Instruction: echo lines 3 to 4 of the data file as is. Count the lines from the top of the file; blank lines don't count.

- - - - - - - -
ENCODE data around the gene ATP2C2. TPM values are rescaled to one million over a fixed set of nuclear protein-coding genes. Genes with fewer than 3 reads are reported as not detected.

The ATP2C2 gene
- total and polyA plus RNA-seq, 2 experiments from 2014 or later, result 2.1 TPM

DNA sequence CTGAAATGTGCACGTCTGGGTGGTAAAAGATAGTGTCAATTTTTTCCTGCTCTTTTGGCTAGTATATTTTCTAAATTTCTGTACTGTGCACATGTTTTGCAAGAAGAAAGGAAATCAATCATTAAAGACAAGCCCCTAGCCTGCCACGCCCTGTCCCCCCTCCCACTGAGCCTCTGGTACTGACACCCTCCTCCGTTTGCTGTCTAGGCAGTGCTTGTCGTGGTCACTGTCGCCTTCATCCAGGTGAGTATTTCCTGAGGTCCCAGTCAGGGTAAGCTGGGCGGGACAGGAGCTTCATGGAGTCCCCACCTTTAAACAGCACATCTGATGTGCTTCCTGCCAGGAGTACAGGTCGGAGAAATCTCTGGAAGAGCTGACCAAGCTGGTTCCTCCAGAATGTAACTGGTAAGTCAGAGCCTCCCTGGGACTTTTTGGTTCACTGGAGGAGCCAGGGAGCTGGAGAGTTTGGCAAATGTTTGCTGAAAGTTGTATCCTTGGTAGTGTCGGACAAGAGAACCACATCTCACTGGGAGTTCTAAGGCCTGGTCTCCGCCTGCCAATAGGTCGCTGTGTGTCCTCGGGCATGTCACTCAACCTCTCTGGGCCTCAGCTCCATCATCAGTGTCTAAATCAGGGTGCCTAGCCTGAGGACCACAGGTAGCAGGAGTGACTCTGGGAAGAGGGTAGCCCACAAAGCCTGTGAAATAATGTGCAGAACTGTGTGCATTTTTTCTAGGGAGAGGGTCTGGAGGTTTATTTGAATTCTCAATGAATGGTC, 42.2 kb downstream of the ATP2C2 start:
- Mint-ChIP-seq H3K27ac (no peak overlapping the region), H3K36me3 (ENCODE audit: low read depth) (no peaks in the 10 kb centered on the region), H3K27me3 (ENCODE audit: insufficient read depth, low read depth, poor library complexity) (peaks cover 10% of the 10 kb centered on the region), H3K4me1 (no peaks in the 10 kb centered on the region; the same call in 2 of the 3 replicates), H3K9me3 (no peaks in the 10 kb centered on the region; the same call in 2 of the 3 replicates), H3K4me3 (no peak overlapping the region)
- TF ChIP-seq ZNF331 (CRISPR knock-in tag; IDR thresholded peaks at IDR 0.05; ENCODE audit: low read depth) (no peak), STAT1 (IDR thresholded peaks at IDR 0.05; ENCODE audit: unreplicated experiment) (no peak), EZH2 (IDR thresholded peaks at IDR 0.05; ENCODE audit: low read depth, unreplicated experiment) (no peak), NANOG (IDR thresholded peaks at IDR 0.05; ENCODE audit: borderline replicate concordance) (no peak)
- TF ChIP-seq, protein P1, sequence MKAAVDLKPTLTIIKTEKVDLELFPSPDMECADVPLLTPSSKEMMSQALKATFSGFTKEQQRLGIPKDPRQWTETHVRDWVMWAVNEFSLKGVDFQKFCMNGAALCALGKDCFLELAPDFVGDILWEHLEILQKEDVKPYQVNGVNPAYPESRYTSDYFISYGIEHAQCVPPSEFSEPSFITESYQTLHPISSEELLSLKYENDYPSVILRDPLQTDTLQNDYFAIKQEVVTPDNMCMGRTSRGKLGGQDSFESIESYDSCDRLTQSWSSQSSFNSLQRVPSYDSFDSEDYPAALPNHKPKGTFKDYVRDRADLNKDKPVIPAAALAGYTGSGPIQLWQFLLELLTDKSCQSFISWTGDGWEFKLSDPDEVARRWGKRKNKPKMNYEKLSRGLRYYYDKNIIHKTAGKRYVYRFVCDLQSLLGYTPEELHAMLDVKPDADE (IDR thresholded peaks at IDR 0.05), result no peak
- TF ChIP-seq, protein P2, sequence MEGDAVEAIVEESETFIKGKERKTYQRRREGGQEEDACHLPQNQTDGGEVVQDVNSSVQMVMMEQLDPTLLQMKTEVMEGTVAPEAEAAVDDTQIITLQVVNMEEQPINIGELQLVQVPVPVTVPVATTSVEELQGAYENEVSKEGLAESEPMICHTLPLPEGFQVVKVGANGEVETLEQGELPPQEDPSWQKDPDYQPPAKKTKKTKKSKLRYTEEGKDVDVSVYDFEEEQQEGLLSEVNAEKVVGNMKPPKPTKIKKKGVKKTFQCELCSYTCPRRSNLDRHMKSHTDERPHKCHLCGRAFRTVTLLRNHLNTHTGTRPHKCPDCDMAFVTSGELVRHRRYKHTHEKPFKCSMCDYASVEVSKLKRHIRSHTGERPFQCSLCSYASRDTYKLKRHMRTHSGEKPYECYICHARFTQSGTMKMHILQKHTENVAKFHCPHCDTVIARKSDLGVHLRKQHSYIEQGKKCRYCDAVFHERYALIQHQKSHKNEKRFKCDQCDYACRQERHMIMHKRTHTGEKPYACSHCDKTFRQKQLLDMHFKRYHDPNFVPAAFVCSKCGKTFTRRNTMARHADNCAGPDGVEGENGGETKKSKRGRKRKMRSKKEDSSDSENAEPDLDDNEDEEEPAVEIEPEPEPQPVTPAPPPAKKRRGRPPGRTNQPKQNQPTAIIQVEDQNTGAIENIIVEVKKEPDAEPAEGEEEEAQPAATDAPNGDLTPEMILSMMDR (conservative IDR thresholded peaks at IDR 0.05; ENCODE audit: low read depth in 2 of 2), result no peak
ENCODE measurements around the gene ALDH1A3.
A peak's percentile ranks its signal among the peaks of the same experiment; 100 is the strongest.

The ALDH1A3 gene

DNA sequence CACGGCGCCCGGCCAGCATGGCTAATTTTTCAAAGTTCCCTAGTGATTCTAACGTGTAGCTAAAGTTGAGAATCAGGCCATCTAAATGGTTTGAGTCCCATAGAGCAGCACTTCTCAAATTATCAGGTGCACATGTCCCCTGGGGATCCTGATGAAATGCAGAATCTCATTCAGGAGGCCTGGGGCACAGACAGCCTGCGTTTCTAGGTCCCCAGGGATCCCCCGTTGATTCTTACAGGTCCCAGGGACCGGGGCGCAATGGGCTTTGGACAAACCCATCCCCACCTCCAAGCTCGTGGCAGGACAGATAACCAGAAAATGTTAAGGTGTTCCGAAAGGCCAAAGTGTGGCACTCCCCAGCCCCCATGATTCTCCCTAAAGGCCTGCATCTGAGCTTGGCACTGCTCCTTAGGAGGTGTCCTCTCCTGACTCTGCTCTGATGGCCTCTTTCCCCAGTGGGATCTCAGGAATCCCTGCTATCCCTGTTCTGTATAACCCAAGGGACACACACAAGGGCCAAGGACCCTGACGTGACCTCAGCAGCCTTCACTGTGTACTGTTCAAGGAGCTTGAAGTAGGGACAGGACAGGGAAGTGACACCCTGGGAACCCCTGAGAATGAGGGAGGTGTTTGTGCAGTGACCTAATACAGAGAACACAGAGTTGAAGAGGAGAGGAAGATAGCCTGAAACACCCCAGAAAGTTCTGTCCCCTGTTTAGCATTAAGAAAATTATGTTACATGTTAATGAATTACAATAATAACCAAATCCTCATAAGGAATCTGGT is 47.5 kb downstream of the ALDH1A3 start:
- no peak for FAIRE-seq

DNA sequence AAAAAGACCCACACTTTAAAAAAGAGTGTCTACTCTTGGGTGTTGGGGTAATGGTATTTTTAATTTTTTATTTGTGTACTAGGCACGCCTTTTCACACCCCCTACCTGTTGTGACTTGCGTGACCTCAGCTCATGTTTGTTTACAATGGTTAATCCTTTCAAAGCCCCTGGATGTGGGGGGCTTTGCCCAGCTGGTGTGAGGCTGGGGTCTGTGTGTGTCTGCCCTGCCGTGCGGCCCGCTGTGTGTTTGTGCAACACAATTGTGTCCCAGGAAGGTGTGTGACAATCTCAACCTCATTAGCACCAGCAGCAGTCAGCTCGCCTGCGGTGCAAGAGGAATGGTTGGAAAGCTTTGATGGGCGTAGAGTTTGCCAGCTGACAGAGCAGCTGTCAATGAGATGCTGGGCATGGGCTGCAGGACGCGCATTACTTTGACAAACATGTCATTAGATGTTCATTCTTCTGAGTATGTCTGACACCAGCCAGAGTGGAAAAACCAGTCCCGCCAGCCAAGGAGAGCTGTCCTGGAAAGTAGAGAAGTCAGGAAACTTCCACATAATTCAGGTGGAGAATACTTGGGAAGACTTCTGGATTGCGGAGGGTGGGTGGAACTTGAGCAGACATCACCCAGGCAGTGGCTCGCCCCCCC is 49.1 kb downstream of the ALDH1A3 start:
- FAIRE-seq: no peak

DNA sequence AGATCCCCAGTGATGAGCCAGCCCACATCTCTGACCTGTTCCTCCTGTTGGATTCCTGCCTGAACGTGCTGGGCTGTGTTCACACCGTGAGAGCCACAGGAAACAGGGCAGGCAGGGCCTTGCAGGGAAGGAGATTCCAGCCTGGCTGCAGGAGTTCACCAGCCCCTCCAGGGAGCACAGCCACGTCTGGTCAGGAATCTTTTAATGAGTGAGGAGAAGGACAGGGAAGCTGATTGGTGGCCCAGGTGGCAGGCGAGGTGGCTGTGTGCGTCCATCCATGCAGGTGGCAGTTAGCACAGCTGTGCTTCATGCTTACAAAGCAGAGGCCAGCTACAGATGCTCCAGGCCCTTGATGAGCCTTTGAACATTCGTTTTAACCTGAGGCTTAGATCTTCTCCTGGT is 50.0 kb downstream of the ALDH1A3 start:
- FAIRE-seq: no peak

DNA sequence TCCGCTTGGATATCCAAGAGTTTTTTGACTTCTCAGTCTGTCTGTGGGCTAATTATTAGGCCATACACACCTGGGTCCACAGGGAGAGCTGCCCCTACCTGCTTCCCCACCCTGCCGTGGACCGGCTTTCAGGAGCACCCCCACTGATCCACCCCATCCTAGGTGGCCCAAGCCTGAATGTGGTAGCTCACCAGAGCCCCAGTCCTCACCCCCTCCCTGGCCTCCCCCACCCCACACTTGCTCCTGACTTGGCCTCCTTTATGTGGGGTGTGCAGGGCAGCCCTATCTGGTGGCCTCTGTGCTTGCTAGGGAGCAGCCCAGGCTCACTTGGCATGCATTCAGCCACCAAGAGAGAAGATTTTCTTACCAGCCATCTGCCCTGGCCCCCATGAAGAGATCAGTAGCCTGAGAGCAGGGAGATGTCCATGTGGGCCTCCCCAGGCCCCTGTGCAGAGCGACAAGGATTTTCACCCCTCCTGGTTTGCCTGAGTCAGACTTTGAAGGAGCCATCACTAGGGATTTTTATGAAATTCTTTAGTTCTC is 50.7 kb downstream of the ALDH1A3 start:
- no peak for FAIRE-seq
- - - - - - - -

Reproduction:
- total and polyA plus RNA-seq, 2 experiments from 2014 or later, result 2.1 TPM

DNA sequence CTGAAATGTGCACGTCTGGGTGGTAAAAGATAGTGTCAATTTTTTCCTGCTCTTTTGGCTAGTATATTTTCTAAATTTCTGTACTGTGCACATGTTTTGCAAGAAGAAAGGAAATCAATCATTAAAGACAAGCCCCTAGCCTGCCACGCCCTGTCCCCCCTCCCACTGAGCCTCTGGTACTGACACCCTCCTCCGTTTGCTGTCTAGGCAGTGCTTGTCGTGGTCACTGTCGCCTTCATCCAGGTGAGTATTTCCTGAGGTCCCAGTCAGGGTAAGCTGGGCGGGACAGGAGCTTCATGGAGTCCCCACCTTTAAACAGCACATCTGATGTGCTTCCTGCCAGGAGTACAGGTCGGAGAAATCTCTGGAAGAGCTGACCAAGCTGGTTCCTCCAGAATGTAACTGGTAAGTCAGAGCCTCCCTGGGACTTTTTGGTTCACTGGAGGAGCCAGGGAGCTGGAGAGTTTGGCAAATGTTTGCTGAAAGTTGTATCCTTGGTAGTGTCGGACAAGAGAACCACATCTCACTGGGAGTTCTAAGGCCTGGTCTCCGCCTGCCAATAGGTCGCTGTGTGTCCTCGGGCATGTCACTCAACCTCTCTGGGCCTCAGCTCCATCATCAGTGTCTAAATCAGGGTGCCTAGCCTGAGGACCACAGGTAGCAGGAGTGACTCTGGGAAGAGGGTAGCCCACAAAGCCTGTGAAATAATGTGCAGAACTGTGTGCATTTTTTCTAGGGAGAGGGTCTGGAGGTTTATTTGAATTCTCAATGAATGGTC, 42.2 kb downstream of the ATP2C2 start: